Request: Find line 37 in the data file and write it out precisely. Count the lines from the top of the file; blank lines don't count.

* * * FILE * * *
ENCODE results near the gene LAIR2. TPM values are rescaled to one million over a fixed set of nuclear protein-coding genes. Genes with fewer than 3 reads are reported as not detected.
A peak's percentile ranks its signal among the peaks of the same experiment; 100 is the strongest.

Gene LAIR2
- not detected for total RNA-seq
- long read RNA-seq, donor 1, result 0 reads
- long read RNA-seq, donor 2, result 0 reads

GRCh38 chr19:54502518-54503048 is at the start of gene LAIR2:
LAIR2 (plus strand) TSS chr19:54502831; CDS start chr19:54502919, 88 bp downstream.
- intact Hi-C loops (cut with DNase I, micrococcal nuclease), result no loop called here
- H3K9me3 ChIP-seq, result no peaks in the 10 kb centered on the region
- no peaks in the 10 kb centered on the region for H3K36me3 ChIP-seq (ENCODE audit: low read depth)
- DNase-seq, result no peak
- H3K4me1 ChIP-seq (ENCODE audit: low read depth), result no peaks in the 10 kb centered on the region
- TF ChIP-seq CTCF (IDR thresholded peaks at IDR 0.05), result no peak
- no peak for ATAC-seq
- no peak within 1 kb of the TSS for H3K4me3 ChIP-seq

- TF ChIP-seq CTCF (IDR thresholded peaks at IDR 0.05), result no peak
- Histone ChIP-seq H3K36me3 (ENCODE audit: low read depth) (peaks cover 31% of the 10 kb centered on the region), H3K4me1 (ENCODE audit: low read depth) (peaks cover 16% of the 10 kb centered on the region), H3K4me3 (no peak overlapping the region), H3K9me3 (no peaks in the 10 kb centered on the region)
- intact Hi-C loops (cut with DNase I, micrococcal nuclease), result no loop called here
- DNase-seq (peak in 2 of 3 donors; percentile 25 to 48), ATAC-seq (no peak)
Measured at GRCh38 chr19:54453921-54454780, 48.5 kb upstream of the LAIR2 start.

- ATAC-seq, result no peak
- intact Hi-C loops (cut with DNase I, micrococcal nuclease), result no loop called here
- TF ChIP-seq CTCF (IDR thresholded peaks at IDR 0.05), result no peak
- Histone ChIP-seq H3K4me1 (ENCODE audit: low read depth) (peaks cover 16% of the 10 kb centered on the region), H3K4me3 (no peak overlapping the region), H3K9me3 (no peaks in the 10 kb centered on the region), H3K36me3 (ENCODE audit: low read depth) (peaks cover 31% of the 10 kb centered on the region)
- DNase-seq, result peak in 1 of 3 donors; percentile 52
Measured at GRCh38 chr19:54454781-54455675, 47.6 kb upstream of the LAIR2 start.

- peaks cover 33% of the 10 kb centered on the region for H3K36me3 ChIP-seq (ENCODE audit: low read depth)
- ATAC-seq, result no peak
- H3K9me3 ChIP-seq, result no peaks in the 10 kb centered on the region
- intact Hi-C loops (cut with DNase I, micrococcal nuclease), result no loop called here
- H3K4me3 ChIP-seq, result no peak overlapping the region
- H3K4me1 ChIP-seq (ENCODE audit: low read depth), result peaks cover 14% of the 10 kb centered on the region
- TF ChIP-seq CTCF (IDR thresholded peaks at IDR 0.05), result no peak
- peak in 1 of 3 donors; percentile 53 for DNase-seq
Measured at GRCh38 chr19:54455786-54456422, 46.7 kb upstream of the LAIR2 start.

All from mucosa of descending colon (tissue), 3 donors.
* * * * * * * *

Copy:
All from mucosa of descending colon (tissue), 3 donors.